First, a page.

Here are the economic highlights from the week ending January 4th.
Spanish unemployment fell by 107,570 in the month of December, decreasing the total number of unemployed in the Iberian nation to 4.7 million. With this boost from the December numbers, unemployment in 2013 as a whole decreased by 147,385. That makes 2013 the first year since 2007 in which Spanish unemployment decreased over the calendar year. Spain’s economy, which paid a heavy toll during the European debt crisis, has also been battling with record high unemployment. As of October 2013, Spain’s general unemployment rate sits at 26.7% and its youth unemployment is over 50%.
Even though the recent spike in employment could be related to temporary hiring during Christmas, it still provides a glimmer of hope that the worst of Spain’s economic crisis is behind them. Maybe they can now run away from their bulls with slightly less angst.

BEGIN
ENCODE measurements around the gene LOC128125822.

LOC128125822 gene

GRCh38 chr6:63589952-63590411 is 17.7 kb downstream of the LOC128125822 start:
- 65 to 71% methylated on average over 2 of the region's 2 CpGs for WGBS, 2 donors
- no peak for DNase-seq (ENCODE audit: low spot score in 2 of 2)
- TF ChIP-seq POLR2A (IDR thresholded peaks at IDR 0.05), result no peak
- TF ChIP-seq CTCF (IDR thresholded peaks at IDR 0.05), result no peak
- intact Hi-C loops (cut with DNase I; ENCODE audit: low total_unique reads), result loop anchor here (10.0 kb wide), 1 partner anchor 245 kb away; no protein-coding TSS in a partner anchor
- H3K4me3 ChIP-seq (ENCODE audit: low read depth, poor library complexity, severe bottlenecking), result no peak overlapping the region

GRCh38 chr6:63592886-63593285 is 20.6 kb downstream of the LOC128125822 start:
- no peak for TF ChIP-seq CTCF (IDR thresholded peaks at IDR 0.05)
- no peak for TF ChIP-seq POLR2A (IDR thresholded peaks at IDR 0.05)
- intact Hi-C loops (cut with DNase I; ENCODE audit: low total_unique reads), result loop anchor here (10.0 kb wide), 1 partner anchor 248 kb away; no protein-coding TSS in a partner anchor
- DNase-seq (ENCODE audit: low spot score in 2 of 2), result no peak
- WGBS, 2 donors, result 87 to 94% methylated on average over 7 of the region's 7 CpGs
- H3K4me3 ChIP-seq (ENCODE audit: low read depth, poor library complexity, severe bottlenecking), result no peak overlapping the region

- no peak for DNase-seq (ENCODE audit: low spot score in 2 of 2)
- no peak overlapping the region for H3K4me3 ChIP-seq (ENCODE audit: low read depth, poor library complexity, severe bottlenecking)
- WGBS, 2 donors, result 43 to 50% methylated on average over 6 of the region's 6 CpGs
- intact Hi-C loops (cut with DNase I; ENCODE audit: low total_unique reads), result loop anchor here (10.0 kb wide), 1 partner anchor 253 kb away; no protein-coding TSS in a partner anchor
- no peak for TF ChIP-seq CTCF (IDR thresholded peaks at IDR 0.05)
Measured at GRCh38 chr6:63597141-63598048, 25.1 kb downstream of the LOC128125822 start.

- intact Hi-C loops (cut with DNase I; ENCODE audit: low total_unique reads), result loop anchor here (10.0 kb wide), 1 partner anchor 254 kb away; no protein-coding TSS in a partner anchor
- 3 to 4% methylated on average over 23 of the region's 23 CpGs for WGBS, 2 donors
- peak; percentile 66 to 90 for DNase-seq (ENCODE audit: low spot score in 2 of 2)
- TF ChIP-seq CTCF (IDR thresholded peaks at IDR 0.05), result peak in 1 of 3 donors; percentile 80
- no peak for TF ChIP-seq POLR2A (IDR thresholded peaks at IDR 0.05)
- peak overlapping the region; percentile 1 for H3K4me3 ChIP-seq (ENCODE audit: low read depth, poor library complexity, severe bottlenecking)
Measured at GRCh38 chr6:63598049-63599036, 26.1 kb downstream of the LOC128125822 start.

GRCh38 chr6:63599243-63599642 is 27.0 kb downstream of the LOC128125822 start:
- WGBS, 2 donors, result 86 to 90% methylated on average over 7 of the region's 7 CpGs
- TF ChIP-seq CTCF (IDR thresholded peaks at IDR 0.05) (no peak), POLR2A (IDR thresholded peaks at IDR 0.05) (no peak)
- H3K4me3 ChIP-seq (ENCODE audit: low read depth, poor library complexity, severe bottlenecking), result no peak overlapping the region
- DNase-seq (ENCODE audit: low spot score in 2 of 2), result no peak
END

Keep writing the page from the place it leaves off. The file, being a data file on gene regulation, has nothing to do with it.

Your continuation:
The annual inflation rate (as measured by the Consumer Price Index) in Turkey for 2013 was 7.4%. Earlier in the year, the Turkish Central Bank had set a target rate of 6.8% for 2013. However, rising global oil prices and a fall in the Turkish Lira due to political instability throughout the year has caused inflation to exceed expectations.
High inflation proves especially worrisome for Turkey, as it is also trying to bring its current account deficit under control. Turkish current account deficit currently sits at 6.1% of GDP and a loss in the value of the Lira makes that deficit even harder to lower. Ideally, the Turkish Central Bank should raise interest rates to battle this inflation . However, Turkey will hold local elections in March and it appears that the Central Bank will not play a very active role in the economy until the Turks go to the polls.
“Economics is extremely useful as a form of employment for economists.”
-John Kenneth Galbraith